The threshold for a stay in such circumstances was extremely high. Evidence of bad faith or an improper motive was not a precondition to a stay being granted. Inconsistency of treatment between practitioners in similar fact situations, without more, did not reach the necessary threshold. Fairness to the accused was not the yardstick, particularly where decisions were made on complaints by a number of different Standards Committees around the country, made up of a range of different members, which would lead to inconsistent outcomes from time to time. This was not the only case where a practitioner had been charged at the Disciplinary Tribunal level for a delay in depositing client funds into the trust account. A stay was not for disciplinary purposes, nor to reflect a court's view that a prosecution should not have been brought.
For misconduct to be established, the admitted breaches of the LCA and Rules, must have been “wilful or reckless” under s7(1)(a)(ii) LCA (misconduct defined). The charge was a single one, so the particulars could be considered either separately, or cumulatively to have reached the level of conduct. Z had knowingly provided a client with a personal account number and the funds had been wrongly held in his personal accounts for a period of more than six weeks, which was a lengthy period in the context of this case. Z was a trained Trust Account Supervisor and should have been aware of the need to monitor the funds coming in and to ensure that they were directed to the trust account. There had been sufficient disregard by Z of his professional and fiduciary obligations, to be classified as “reckless”. Even if wrong, cumulatively, the remaining particulars intensified the level of wrongdoing. That Z had earned interest on his client's money, wrongly held, was an aggravating feature, even if the amount itself was not high. An offer to recompense did not provide a defence and the failure to promptly return the client's full file further exacerbated the overall conduct. If Z had genuine concern as to use the client's documents would be put to, he had other options. Had the conduct been the subject of a standalone charge, it was likely to have been seen as unsatisfactory conduct only.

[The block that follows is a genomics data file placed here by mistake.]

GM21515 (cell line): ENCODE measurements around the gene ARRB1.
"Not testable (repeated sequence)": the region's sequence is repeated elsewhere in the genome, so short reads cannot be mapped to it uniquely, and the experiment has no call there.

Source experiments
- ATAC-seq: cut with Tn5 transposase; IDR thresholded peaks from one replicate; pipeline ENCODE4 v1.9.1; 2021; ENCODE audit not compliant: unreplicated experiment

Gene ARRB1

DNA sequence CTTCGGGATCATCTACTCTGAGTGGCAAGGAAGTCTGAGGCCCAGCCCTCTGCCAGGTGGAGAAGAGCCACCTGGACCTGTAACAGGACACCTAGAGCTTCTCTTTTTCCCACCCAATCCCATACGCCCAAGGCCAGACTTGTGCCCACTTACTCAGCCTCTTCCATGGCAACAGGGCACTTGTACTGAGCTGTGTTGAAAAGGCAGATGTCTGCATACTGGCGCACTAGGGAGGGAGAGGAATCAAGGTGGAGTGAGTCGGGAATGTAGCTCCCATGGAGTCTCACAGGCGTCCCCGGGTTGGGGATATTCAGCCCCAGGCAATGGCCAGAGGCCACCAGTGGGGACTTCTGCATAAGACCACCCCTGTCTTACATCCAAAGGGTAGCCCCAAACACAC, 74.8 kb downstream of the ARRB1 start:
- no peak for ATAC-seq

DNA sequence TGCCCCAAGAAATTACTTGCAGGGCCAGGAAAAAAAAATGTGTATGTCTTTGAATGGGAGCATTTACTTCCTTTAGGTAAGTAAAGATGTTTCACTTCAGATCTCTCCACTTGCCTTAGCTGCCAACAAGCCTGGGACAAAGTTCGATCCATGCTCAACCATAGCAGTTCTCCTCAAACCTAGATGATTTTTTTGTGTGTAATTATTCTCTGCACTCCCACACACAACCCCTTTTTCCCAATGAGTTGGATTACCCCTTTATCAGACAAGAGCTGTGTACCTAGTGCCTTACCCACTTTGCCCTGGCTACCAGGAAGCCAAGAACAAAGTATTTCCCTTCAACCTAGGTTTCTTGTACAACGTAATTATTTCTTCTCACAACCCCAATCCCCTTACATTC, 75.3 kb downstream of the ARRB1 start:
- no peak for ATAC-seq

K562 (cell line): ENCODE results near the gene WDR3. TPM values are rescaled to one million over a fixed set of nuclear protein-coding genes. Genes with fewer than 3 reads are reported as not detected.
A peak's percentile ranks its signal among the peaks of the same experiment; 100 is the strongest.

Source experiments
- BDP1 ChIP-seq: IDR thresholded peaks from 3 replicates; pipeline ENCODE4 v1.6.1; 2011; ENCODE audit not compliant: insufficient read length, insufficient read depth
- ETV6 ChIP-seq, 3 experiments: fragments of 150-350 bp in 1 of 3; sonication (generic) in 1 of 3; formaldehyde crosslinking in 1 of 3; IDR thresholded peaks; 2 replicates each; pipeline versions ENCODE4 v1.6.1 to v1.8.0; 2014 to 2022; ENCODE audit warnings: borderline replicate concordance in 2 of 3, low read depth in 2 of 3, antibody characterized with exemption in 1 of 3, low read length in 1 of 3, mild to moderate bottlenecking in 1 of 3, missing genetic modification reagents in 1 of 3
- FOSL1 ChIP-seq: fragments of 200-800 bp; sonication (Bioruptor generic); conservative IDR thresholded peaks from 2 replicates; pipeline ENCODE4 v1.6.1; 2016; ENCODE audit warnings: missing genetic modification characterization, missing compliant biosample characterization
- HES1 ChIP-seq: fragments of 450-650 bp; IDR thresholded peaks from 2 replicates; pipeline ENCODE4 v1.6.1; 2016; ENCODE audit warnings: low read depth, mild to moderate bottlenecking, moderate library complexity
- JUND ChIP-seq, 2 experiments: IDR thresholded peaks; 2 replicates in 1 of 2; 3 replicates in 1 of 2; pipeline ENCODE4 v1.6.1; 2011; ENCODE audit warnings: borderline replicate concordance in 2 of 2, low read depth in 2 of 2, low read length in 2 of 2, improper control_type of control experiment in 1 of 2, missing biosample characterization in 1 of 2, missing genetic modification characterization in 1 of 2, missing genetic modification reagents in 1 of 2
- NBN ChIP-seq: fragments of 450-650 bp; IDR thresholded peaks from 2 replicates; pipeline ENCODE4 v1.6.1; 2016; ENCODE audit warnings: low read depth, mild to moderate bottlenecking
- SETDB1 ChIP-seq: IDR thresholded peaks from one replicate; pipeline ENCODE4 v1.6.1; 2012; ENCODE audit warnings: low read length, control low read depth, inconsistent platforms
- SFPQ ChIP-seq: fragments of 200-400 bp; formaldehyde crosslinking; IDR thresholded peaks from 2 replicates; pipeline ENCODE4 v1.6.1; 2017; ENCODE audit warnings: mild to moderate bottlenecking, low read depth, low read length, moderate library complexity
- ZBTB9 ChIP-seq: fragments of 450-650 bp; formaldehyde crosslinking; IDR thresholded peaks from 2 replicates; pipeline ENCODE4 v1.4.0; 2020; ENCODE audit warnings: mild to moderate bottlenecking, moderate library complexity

The statutory definition of misconduct in s7 LCA included a wilful or reckless contravention of any provision of the Act. There were no exclusions and s110 LCA (obligation to pay money received into trust account at bank) was a provision of the Act. A wilful or reckless breach of it could therefore amount to misconduct.
The funds were received into a New Zealand bank account, and the omission/failure to transfer them promptly into Z's trust account had taken place in New Zealand. The fact that the initial meeting and the request for funds had taken place in China, did not mean that the Tribunal could not consider and rule on the issues.
Finding of misconduct established.
Mr Zhao faces a single charge of “misconduct”, the charge is pleaded with two alternatives, namely “negligence or incompetence”, or “unsatisfactory conduct”.
The charge is framed so as to set out four different categories of default:
1.Failure to pay client money into a trust account;
2.Failure to ensure client money earned interest;
3.Personally earning interest from client monies;
4.Failure to act upon a request to uplift client documents.
The facts are largely undisputed, and the defaults acknowledged. The hearing was required because Mr Zhao disputed the level of seriousness claimed by the Standards Committee. In addition, Mr Zhao raised several defences, some of which were abandoned, or not strongly advanced, following the evidence. We shall only deal with those advanced by his counsel in closing submissions.
Two preliminary issues arose for determination:
1.Mr Deliu sought, on Mr ;Zhao's behalf, to have the Chair and two of the members recused.
2.A document came to light, in respect of which a Standards Committee witness claimed confidentiality and privilege.
Oral determinations for each of these were given with the reasons reserved.
The issues for determination in this matter are as follows:
1.Is the test in 1 met, so as to require the recusal of the Chair or the named members?
2.Is the document held by Mr B, subject to either litigation or solicitor/client privilege (or confidentiality) so as to exclude it from consideration?
3.Has Mr Zhao met the threshold of establishing an abuse of process such as to warrant a permanent stay of the proceedings?
4.Is Mr Zhao's undisputed conduct, in relation to his handling of Ms L's funds such a “wilful or reckless” breach of the Act, 2 or Rules 3 misconduct? as to...